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Welcome to President Karami Radio Society ( PKRS ). Our Headquarter is located in the Heart of the city of Tripoli-Lebanon. Amateur radio allows millions worldwide to communicate with each other. Radio amateurs even have their own satellites and can transmit TV pictures from their own homes.
The PKRS is the Northen Lebanon internationally recognized.

Amateur Radio is  high-tech hobby that's got something fun for everyone! You can become an Amateur Radio operator--no matter what age, gender or physical ability. People from all walks of life pass their entry-level exam and earn their Amateur Radio license. They all share the diverse world of activities you can explore with ham radio.

You never know who you'll run into when communicating with Amateur Radio: Young people, retirees, teachers and students, engineers and scientists, doctors, mechanics and technicians, homemakers...



Who is President Rachid Karami ?

Born 30th of Dec 1920 in Tripoli, Lebanon to Abdul-Hamid Karami leader of national resistance against French occupation from 1918 till Lebanon's Independence.

Graduated as a lawyer from Cairo University in 1942. Entered Lebanese Parliament for the first time in 1951. Stayed on as M.P of Tripoli uninterruptedly till his assassination June 1987.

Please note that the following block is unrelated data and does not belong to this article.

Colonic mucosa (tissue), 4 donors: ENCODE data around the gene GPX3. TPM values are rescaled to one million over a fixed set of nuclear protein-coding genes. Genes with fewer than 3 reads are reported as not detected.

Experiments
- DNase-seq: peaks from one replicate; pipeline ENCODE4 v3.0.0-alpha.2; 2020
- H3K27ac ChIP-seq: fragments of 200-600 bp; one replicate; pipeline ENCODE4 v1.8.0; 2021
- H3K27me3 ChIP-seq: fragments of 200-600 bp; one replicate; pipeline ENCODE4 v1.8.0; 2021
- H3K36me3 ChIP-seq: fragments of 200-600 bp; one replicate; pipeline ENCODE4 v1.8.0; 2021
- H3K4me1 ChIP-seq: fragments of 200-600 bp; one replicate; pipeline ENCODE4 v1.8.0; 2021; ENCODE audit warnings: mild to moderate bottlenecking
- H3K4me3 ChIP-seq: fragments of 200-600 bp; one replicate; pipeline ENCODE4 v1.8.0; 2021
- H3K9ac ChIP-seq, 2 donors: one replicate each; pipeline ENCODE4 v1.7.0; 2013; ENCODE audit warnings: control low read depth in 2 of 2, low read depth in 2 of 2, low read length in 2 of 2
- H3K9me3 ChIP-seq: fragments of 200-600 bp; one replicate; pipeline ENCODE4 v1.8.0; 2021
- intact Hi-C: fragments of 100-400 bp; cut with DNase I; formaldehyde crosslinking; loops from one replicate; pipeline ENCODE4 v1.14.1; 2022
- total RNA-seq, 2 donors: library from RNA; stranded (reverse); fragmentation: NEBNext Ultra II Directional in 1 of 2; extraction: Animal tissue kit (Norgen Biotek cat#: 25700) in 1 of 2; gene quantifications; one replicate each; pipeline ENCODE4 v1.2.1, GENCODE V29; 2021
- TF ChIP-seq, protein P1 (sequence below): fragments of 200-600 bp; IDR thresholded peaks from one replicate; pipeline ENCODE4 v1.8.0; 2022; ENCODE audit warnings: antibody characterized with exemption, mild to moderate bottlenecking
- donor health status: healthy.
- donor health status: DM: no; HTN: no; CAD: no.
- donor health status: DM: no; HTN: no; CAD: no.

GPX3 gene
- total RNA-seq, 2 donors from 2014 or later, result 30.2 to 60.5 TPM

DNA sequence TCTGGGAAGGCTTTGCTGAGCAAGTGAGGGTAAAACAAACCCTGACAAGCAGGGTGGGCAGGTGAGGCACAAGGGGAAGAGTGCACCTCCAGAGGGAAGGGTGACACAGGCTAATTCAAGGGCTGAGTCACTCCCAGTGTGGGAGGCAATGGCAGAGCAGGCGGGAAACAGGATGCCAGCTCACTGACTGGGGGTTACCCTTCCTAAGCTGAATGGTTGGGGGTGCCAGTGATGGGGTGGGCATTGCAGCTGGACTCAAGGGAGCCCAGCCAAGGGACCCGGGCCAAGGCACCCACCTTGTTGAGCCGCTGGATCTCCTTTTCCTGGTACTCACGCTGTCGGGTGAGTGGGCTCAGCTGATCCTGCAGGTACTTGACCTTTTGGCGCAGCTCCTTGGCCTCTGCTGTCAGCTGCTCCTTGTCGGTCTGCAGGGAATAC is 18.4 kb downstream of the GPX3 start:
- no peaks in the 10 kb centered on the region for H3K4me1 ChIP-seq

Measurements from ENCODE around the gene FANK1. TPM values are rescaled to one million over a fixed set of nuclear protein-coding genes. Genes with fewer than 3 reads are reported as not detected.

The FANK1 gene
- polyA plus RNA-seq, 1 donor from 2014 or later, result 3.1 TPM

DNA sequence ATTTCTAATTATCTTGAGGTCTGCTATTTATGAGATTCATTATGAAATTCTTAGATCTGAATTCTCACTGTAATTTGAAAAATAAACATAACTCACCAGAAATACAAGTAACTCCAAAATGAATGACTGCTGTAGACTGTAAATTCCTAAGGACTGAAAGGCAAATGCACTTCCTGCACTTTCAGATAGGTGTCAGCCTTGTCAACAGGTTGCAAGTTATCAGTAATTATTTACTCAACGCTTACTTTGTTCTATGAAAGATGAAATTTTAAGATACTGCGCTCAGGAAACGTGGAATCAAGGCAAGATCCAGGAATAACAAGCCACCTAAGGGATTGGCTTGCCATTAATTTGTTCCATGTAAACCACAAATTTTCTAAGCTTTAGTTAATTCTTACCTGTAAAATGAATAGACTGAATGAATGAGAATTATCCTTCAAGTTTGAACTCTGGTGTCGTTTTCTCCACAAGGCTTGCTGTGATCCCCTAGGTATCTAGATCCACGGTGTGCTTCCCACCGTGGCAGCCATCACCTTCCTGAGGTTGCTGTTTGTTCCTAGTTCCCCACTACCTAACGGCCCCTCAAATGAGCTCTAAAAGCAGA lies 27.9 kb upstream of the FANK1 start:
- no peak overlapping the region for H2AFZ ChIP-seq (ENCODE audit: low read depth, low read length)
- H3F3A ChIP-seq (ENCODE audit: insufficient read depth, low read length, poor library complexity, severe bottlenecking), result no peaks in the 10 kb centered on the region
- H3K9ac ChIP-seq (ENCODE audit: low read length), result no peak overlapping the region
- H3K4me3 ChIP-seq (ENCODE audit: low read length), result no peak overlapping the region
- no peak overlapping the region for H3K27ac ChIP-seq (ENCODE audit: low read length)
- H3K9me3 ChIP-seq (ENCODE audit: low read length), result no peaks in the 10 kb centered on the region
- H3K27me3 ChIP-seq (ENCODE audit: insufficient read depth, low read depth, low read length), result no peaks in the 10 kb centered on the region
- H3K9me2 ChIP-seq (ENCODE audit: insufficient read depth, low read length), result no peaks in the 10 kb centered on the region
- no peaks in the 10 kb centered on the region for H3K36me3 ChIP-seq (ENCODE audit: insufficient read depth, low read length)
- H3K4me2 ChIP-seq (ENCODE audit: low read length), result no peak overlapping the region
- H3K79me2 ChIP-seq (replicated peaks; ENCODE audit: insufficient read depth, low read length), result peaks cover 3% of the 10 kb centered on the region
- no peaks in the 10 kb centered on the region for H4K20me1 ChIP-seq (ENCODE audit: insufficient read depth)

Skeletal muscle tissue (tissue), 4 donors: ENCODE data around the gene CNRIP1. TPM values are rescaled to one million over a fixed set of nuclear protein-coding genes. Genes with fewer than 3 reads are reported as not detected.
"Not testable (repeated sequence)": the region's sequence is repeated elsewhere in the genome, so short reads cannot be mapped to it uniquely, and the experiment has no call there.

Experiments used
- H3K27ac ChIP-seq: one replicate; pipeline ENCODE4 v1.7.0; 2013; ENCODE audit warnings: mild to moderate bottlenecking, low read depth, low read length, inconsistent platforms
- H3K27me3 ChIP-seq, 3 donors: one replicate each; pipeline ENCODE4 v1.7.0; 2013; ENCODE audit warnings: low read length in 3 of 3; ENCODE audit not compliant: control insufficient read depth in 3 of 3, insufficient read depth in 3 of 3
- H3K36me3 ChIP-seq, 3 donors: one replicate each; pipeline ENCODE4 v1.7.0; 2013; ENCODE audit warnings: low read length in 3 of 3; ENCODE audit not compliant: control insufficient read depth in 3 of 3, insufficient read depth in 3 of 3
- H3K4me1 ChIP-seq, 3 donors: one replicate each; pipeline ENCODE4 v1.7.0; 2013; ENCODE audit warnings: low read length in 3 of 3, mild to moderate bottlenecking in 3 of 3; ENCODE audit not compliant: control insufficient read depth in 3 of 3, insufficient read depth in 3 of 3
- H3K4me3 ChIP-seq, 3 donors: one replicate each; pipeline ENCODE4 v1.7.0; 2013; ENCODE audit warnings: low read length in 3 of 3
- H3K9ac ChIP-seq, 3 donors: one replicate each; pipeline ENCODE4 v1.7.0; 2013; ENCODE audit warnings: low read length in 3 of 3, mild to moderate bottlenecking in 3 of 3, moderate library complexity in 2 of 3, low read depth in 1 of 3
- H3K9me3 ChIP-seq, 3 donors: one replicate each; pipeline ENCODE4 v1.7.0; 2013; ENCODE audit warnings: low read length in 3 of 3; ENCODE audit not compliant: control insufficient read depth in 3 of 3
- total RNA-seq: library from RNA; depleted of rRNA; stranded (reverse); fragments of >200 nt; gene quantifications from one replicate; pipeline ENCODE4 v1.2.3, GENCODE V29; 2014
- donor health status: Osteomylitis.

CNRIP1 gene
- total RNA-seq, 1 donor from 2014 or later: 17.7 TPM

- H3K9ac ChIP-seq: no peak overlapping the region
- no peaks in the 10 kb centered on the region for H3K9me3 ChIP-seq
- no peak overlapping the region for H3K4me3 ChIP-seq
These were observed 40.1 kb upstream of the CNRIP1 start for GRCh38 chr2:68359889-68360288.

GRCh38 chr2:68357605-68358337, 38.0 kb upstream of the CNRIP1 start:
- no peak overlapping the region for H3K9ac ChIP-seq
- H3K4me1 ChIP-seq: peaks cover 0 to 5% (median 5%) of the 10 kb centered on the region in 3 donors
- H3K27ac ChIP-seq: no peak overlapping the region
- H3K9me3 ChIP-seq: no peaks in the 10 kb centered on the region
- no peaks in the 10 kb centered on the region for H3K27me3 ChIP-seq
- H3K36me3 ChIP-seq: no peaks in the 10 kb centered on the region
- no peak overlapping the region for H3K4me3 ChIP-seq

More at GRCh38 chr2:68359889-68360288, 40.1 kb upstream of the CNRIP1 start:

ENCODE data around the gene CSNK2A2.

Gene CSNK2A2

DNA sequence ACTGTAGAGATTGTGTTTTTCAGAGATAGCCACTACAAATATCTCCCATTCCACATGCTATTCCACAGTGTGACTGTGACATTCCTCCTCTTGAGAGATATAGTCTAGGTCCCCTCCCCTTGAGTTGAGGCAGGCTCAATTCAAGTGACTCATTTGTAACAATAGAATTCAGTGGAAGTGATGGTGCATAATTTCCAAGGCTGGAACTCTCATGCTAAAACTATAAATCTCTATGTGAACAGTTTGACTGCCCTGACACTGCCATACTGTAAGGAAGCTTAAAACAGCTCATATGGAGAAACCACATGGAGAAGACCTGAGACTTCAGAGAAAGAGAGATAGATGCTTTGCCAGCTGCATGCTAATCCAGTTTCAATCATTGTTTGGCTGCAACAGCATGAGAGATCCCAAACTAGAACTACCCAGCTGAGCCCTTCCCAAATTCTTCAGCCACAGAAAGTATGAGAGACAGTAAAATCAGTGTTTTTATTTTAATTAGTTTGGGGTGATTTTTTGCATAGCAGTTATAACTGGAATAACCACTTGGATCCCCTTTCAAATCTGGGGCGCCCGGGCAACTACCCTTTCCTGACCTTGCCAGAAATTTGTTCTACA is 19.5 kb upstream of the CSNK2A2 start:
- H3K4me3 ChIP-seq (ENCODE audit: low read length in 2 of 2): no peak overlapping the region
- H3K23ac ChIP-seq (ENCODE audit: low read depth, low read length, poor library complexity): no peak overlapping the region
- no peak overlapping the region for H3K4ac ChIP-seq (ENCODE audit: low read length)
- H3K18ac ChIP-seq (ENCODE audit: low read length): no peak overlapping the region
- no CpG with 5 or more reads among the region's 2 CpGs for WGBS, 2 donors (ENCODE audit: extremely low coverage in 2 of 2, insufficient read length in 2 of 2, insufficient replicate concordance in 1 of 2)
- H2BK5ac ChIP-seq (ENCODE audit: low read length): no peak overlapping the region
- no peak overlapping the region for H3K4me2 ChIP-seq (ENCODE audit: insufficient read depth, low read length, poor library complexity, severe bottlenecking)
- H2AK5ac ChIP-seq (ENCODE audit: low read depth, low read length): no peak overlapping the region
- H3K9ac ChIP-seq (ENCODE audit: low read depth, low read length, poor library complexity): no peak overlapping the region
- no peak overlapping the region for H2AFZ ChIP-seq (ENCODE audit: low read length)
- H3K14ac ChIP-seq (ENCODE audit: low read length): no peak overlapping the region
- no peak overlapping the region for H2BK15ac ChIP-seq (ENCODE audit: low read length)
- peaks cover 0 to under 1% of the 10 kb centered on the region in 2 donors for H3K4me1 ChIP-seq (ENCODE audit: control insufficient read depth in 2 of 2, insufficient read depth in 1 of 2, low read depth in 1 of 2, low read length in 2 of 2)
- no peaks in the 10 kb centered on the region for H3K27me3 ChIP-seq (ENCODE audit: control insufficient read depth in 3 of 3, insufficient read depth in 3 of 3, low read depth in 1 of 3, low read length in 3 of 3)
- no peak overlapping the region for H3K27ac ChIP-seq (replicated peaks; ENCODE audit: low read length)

Became Minister of Justice 1951 and held other ministerial posts till 1955. Became Prime Minister  1955 and was thus the youngest Prime Minister of Lebanon ever. Served again as Prime Minister 1959, 1965, 1966, 1968, 1969, 1975 and 1984 was thus the longest serving Lebanese Prime Minister ever.

Was assassinated June 1st 1987 while still serving as Prime Minister of  Lebanon, he was considered by all Lebanese as symbol for martyrdom towards Lebanese National Unity and Reconciliation

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Guest Book 

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What Can Amateur Radio
Operators Do?

Ham radio operators use two-way radio stations from their homes, cars, boats and outdoors to make hundreds of friends around town and around the world. They communicate with each other using voice, computers, and Morse code. Some hams bounce their signals off the upper regions of the atmosphere, so they can talk with hams on the other side of the world. Other hams use satellites. Many use hand-held radios that fit in their pockets.

Hams exchange pictures of each other using television. Some also like to work on electronic circuits, building their own radios and antennas. A few pioneers in Amateur Radio have even contributed to advances in technology that we all enjoy today. There are even ham-astronauts who take radios with them on the International Space Station and thrill thousands of hams on earth with a call from space!

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